“It costs nothing, for example, to dissolve the detested riot squad DELTA, created after the unrest of 2008. The current plan is to “merge it” with the more established, less fascist infiltrated riot squads of the ordinary police. I would also expect the beefed up tax authorities to go in hard on a few symbolic members of the so called oligarchy.

Success in such endeavours would barely register at the ECB, yet be seen as massive delivery on promises by the 42 per cent of voters who voted left on 25 January."

But, given the different tempos referred to in my previous posts, in relation to Brest-Litovsk, the intervening period gives time, if used wisely, to build a greater degree of international support, and opposition to austerity. As I suggested, it provides the opportunity for Syriza and Podemos to act as an organising centre for a European convention of workers organisations to oppose austerity, a movement that should seek to draw in not just European trades unions, and co-operatives, but also members of the existing large social-democratic parties, so as to put pressure on the leaders of those parties from their rank and file, and from the mass of the working-class. Can such be guaranteed to work? Absolutely not, but what can be guaranteed is that a refusal to try build such a movement, will lead to demoralisation of the masses, and a rise of the fascists.

Those who believe that having fought an election campaign, on a social-democratic agenda, and won a parliamentary majority, Syriza should have walked away and refused to take office, because they could not implement a revolutionary programme, essentially adopt an equally sectarian stance, that reduces them to carping from the sidelines.  It would mean that Marxists could never, for example, put themselves forward for trade union positions, because, by definition, trade union activity can only ever, at best, result in a slight amelioration of the workers condition.  Workers would quite rightly not be able to understand such an aloof attitude by Marxists.

In discussing the situation in Mexico, whereby the Cardenas regime had nationalised various industries, and faced with imperialist opposition, was turning to workers for support, including inviting them to take part in workers management of those nationalised industries Trotsky dealt with this issue.  On the one hand, he noted that it is a deception for Marxists to advocate nationalisation by the capitalist state, as opposed to a workers overthrow of capitalist property relations.  Workers Control, is also a deception he noted, outside a revolutionary situation, because outside that condition, whereby the workers are holding a gun to the head of capitalism at a state level, there is no reason for the bourgeoisie to concede any real workers control, so it could only ever be a means of incorporating the workers and their organisations.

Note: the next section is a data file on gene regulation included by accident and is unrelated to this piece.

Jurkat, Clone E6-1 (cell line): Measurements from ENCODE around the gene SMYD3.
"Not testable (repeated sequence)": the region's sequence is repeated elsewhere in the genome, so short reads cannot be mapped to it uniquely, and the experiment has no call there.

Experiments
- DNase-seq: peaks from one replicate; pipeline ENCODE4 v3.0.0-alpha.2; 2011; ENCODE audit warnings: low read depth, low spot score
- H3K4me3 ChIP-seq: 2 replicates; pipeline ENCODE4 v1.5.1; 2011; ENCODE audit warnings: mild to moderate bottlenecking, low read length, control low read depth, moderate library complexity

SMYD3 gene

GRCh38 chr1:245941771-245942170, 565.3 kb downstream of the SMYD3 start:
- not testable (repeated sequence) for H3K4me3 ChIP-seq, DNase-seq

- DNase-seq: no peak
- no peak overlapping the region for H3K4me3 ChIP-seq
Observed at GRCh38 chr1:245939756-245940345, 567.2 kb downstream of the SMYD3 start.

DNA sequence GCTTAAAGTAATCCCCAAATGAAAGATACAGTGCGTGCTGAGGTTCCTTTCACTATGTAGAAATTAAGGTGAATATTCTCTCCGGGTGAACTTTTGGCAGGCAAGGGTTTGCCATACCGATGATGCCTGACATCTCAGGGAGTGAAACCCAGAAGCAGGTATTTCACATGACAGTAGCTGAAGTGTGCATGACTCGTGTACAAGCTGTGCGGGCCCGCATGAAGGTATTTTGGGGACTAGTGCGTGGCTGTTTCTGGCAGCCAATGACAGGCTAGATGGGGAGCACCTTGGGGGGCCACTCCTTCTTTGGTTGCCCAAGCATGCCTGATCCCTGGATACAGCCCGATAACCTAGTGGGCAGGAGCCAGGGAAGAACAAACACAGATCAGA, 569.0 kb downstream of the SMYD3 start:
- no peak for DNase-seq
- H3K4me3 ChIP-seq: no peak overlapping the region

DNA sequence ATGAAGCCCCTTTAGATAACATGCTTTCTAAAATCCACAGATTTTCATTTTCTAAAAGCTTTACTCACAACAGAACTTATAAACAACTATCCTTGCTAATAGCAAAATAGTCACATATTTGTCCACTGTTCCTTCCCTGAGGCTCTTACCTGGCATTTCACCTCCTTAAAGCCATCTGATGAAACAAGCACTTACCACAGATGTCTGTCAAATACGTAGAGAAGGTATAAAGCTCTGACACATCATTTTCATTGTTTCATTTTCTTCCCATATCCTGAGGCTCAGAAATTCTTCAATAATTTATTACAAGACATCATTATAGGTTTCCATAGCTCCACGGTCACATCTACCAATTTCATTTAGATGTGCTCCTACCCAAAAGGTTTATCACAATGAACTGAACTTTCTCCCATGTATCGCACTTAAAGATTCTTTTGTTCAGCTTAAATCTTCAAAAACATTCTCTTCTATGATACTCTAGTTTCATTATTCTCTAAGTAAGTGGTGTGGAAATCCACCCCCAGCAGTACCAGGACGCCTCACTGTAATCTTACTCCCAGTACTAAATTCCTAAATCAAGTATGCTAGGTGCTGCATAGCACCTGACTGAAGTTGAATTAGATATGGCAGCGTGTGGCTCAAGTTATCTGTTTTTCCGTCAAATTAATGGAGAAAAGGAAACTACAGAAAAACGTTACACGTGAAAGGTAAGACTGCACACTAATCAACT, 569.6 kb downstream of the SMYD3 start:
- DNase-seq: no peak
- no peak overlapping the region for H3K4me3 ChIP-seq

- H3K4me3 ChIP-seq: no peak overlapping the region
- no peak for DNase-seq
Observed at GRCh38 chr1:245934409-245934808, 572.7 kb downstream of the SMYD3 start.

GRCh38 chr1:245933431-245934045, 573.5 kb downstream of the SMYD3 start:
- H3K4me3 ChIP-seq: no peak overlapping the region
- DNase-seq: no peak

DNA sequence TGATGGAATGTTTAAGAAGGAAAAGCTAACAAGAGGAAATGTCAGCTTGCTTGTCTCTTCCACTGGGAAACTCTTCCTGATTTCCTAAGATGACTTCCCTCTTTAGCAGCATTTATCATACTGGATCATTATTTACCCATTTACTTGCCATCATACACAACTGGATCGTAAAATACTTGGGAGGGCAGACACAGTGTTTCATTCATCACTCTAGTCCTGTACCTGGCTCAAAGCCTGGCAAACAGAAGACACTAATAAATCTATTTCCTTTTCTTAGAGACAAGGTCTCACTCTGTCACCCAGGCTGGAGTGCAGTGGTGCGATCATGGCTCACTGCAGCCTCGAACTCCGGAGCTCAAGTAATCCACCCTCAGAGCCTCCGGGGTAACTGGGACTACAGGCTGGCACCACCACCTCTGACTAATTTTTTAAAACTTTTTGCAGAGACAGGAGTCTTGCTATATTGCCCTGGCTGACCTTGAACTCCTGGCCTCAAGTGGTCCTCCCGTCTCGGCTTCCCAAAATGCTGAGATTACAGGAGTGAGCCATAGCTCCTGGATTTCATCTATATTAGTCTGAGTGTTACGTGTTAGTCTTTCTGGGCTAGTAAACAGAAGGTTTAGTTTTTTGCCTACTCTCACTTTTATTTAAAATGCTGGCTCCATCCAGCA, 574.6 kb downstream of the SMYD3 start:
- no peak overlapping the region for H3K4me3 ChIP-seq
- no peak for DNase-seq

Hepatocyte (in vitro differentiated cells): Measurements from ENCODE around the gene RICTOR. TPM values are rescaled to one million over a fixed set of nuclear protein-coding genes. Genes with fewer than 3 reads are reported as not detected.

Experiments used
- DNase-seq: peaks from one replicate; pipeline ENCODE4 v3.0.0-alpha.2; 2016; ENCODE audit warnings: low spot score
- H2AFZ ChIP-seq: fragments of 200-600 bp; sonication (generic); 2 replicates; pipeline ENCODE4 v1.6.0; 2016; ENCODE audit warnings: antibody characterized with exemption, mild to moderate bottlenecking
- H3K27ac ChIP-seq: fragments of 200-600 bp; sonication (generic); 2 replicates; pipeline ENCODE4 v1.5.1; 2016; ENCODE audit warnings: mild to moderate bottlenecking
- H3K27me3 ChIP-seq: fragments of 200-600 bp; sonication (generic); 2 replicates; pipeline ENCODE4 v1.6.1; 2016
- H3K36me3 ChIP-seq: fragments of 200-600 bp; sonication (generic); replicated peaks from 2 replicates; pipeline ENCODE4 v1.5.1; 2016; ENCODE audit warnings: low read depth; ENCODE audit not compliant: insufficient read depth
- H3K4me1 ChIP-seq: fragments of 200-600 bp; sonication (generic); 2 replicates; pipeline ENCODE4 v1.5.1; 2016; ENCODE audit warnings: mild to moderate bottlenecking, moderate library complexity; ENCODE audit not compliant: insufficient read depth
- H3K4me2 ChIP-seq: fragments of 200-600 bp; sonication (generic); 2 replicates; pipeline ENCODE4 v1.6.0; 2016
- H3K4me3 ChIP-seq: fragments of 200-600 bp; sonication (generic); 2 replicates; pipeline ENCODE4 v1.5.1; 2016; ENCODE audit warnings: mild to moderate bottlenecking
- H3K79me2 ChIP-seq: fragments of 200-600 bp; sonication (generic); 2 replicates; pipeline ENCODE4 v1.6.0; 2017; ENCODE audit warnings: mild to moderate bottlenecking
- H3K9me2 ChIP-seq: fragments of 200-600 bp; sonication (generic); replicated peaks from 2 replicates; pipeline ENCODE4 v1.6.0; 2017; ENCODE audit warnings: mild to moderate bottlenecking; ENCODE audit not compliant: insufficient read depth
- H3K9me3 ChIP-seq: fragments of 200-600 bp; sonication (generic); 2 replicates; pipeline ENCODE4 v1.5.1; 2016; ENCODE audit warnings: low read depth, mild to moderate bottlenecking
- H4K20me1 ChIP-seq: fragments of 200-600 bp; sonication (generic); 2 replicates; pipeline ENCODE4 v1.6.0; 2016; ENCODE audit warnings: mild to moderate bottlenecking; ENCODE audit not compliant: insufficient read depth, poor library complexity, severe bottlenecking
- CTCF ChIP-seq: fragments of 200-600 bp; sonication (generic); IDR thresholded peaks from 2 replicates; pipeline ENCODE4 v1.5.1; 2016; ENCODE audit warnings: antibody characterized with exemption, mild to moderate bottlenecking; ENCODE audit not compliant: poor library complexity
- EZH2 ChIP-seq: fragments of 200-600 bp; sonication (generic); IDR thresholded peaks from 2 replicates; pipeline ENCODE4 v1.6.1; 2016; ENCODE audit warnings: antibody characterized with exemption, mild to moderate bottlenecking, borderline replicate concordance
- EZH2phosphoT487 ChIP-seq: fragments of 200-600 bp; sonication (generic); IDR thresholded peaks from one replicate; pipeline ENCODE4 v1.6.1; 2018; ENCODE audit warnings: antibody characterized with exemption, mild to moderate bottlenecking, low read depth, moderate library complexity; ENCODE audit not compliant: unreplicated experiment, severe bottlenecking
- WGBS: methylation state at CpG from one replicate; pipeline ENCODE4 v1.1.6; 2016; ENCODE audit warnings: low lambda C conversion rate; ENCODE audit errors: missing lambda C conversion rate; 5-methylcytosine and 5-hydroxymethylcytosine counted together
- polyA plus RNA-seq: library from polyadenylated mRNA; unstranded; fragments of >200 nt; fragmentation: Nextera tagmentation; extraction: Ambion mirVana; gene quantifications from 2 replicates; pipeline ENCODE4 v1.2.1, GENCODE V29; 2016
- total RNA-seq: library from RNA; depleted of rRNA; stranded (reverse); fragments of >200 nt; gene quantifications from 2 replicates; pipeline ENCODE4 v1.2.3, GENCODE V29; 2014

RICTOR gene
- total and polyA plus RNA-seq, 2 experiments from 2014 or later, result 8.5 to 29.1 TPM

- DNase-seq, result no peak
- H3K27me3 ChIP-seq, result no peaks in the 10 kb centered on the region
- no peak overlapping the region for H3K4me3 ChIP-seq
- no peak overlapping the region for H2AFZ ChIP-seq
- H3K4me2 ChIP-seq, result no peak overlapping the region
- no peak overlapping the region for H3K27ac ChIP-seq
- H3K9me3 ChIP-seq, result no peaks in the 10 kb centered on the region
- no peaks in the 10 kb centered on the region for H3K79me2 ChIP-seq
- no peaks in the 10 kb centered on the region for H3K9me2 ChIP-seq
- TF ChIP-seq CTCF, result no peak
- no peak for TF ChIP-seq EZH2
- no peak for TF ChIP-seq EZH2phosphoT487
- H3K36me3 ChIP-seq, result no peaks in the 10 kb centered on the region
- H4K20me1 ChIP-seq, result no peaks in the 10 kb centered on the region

On the other hand, Trotsky notes, in a situation where the capitalist state has already nationalised industries, and where, for its own reasons, it is offering a form of workers control, the workers would not understand if Marxists demanded they just walk away from this offer.  Trotsky is at pains to describe why Marxists do not demand nationalisation by the capitalist state, and why Workers Control as a demand is a fraud, but he goes on,

"One can of course evade the question by citing the fact that unless the proletariat takes possession of the power, participation by the trade unions in the management of the enterprises of state capitalism cannot give socialist results. However, such a negative policy from the revolutionary wing would not be understood by the masses and would strengthen the opportunist positions. For Marxists it is not a question of building socialism with the hands of the bourgeoisie, but of utilizing the situations that present themselves within state capitalism and advancing the revolutionary movement of the workers."